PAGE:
Several minutes later, I saw that Jorge and Richard had finished. Stephen wasn’t far behind, but unfortunately, they told me that Gilad had a bad case of cramps and knee pain and had to stop after four passes. Stanley was another rider who rode with them for much of the ride at the top. I also saw the two Deans and congratulated them both. The ice cream bar was great and refreshing, and the camaraderie with all of the other survivors was rewarding.

Before I descended down, I made sure to get the race mechanic to pump up my tire. My little hand pump could only inflate my rear wheel to 40 psi, and he got it back up to 110 psi. It helped quite a bit on the descent, as I once again used my superior weight to fly down Carson Pass at 55 mph. Like Felix, I had the thrill of passing a car at highway speeds. It wasn’t a big rig like in Felix’s case, but a red SUV.

We soon stopped at Jorge’s car, near the entrance to Turtle Rock Park. I had no desire to keep on riding, and Jorge graciously drove me and my bike to the entrance, where Rae was waiting patiently for me. We signed the five pass finisher poster and ate what remaining food was left before heading back to our rental home in South Lake Tahoe. I took a shower and quickly passed out on the bed.

Retirement

The Death Ride was an utterly exhausting physical experience. I can’t imagine how Tour de France riders do this day in, day out for three weeks. One is enough for me, as I proclaimed to everyone who would hear that I was officially retiring from long-distance bike races for good. Dean, who had completed his first Death Ride, was of the same accord. Days later, I’m still weary and sore from the experience. There’s no way that I’m going to be riding the Marin Century in two weeks!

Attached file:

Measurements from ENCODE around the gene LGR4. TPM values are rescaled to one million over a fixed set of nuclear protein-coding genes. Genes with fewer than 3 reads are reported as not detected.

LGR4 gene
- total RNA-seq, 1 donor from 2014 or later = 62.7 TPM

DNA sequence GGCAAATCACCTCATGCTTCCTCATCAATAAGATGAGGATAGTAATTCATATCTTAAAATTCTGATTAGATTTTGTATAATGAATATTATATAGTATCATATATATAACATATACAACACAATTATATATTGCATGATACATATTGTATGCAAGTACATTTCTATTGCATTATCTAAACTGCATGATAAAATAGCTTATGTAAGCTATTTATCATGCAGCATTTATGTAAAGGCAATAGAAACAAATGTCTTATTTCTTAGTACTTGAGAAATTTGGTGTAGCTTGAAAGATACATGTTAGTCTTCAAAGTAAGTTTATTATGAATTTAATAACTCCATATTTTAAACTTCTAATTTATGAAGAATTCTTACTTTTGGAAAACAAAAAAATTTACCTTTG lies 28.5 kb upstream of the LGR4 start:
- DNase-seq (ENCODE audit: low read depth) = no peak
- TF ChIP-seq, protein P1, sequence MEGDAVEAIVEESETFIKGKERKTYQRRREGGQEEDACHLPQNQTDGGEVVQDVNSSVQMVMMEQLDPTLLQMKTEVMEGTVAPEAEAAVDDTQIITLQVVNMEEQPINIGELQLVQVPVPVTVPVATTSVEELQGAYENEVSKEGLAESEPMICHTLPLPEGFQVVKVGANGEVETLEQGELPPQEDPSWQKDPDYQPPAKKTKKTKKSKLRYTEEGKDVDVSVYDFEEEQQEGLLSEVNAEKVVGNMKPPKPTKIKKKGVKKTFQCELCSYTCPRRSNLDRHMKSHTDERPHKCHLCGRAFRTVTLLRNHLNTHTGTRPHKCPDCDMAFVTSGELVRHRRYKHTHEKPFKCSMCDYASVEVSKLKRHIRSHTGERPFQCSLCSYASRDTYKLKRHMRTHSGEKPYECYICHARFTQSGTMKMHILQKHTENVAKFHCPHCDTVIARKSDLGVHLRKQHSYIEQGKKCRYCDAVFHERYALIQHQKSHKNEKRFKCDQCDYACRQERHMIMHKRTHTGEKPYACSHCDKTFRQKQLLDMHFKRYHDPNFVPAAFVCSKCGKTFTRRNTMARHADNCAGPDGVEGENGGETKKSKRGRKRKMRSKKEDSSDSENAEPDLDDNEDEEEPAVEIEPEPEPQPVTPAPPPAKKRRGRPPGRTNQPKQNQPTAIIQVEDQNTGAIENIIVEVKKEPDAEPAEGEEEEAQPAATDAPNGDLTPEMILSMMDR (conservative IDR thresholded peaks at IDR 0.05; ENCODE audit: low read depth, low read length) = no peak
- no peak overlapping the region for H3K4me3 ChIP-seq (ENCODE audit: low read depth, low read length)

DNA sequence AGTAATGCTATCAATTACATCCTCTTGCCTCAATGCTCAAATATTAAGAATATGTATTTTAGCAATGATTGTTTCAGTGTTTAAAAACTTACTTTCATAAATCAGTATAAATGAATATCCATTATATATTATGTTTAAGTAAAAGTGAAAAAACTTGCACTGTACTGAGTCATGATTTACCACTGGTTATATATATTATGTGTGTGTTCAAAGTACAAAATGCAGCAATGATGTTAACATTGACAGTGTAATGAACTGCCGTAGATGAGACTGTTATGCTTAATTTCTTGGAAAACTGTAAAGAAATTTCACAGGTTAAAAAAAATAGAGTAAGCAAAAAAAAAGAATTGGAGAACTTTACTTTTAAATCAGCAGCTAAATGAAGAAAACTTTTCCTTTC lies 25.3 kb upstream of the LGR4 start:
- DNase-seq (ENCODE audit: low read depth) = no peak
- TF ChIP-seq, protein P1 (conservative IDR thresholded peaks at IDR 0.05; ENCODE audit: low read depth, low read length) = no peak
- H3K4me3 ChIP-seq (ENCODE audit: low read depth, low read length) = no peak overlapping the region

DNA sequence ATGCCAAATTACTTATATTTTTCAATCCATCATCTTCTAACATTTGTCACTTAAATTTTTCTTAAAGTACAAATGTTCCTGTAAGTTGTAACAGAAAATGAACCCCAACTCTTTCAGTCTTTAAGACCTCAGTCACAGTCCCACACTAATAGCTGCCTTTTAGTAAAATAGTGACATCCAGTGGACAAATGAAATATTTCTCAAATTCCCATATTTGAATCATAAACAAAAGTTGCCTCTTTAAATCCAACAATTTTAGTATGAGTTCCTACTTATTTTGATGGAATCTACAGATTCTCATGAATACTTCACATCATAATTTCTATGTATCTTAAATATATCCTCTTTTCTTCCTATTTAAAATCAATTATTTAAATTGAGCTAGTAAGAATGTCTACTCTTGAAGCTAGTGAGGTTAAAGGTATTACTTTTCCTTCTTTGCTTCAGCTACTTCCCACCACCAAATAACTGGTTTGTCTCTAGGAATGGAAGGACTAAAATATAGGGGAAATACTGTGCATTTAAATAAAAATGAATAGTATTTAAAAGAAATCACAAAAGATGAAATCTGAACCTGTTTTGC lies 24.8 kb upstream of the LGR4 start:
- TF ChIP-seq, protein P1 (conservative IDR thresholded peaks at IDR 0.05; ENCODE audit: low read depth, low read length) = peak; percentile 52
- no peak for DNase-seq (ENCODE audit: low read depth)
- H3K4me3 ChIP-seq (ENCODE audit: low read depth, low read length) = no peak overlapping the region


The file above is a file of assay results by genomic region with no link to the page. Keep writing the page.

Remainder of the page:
Low-key Hillclimbs, on the other hand, are a different story. I’m hoping to be in peak form in two months for Montebello Road!

I do want to give a shout out to everyone who said that I could do it. J.T. from Low-Key, Felix, Jorge, Gilad, Richard, Stephen, Dean (2), and Rae. Thanks for supporting me!

Miscellany and Photos

Here’s a list of miscellaneous stuff and photos from the Death Ride 2007.

  • Cytomax is disgusting. Apparently, other people think that Cytomax is nectar from the Devil himself.
  • A triple would have been nice.
  • My stem is too long. A 100 or 90 would be better than my existing 110.
  • I could have done without either one water bottle or the hydration pack. I wonder how much extra weight I was packing in unessential items.
  • Having some Endurolyte pills would have been nice too.
  • If you’re slow like me, start earlier than the 5:30 am official start time.

Stats

Some cycling stats from my ride:

  • Distance: 127 miles (I stopped by Jorge’s car, outside of Turtle Rock Park)
  • Average Speed: 11.3 mph
  • Max speed: 55+ mph
  • Actual time riding: 12:35
  • Total time: Roughly 14:30

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4 thoughts on “Tour of the California Alps – Death Ride 2007

  1. Joe Miller says:

    What a great read and I am humbled by the “core” comment.

    Thanks so much and great report!

    My little report was “pale” by comparison.

    Good job.

    -joemiller

  2. Great work, Adam! I bet you’ll be back. ;-)

    Thanks for letting me use a few photos on my Death Ride blog entry. It looks like we might have been at Centerville about the same time.

    Marin Double – go for it! One thing I might suggest if you aren’t trying it, is to take an ibuprofen every 3-4 hours, including one before you start. It’s amazing how much it takes the edge off.

    SD

  3. Pingback: First Self-Supported Marathon Run Recap | tow.com